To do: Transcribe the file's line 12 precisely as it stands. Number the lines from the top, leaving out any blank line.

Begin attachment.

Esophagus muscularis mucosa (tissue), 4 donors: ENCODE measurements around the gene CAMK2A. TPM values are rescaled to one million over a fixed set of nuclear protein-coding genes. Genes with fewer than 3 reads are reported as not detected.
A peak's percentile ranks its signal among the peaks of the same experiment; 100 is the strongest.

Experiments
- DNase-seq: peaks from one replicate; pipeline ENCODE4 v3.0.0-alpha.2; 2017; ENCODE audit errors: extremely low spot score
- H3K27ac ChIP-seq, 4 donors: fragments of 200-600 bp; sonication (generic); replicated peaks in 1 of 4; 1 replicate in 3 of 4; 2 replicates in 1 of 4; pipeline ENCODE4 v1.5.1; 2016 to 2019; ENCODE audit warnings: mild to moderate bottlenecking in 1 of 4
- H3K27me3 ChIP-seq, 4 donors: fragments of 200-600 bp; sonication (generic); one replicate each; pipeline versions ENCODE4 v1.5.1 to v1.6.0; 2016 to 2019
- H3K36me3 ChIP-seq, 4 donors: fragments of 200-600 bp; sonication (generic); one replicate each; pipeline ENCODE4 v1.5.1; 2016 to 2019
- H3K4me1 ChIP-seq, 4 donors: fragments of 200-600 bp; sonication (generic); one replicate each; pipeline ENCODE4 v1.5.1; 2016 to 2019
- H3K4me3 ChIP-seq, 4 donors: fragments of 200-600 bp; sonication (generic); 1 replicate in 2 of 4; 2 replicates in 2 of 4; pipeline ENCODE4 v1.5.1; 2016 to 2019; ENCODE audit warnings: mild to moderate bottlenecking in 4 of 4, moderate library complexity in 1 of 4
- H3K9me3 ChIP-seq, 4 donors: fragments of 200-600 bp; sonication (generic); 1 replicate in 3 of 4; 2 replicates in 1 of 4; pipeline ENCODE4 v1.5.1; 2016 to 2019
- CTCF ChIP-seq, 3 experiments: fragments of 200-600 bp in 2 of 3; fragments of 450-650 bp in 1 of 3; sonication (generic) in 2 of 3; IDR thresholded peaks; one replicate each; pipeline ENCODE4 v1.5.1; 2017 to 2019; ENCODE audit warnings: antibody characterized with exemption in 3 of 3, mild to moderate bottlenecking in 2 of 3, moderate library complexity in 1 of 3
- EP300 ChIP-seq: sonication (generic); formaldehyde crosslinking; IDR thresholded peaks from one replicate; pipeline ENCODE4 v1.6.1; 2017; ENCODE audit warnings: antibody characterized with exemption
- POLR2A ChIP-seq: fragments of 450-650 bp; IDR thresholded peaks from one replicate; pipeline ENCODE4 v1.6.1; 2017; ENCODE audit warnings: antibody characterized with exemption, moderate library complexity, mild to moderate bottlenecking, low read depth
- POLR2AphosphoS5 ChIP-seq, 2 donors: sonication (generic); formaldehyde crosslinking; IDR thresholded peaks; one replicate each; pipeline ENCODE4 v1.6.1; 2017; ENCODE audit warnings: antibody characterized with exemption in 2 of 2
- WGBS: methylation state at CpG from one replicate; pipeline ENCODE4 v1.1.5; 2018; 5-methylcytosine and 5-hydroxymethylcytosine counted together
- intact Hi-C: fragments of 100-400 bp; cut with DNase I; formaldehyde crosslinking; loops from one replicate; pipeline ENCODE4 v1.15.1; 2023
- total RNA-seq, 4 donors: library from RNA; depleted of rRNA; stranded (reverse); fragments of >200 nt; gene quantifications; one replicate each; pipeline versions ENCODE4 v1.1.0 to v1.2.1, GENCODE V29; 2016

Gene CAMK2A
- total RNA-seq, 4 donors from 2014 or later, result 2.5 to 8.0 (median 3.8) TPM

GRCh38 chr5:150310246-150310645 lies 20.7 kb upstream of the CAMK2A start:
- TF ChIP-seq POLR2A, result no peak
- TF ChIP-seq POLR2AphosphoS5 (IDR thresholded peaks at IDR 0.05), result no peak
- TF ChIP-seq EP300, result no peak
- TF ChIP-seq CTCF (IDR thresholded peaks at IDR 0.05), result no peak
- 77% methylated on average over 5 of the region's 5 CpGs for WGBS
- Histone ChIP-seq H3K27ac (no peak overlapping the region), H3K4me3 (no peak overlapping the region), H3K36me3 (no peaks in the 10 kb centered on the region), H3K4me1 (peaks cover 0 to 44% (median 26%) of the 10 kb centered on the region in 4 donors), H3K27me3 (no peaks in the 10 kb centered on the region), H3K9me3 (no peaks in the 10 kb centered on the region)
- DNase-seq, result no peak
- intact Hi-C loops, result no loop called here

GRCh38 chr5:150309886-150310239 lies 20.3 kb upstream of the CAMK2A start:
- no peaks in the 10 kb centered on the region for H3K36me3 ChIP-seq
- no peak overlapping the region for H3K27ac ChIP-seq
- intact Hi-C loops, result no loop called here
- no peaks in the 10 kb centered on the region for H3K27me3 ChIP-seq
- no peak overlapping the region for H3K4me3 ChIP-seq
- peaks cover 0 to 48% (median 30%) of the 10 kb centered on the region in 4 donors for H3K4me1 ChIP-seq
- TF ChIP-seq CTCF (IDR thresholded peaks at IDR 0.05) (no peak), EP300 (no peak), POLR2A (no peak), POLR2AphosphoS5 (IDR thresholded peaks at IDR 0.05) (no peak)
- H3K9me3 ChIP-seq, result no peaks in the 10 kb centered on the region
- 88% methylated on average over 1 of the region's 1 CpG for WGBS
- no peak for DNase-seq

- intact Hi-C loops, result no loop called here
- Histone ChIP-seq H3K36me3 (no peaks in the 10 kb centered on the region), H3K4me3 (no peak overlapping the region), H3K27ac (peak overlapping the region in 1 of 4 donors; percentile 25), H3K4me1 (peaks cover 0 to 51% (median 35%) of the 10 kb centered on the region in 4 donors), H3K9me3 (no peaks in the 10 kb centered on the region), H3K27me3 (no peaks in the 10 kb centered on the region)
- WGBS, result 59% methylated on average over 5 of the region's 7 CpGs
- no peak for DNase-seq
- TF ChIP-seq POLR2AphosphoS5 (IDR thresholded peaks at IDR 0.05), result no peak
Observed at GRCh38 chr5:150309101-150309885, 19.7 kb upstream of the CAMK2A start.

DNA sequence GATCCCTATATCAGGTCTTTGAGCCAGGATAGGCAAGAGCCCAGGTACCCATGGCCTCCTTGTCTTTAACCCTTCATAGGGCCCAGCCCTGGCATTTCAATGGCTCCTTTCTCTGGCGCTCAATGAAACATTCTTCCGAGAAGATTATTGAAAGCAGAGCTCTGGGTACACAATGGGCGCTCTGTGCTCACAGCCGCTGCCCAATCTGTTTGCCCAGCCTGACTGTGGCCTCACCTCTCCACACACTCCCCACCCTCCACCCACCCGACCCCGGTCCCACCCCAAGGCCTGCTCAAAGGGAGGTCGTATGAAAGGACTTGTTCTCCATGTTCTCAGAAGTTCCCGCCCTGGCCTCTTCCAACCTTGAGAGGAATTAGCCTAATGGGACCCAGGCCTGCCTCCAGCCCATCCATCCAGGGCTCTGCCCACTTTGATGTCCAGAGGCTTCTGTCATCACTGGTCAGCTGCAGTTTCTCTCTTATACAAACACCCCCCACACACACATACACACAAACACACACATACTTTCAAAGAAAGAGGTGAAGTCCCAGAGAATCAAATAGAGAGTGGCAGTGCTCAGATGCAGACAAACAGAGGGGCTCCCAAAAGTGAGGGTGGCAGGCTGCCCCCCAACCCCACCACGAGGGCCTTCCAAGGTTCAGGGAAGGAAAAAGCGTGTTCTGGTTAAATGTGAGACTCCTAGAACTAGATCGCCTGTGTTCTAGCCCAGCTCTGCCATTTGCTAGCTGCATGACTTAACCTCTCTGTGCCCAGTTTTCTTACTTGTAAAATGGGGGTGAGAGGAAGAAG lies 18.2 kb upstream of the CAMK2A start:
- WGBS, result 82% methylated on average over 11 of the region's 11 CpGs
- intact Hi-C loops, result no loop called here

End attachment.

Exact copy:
- EP300 ChIP-seq: sonication (generic); formaldehyde crosslinking; IDR thresholded peaks from one replicate; pipeline ENCODE4 v1.6.1; 2017; ENCODE audit warnings: antibody characterized with exemption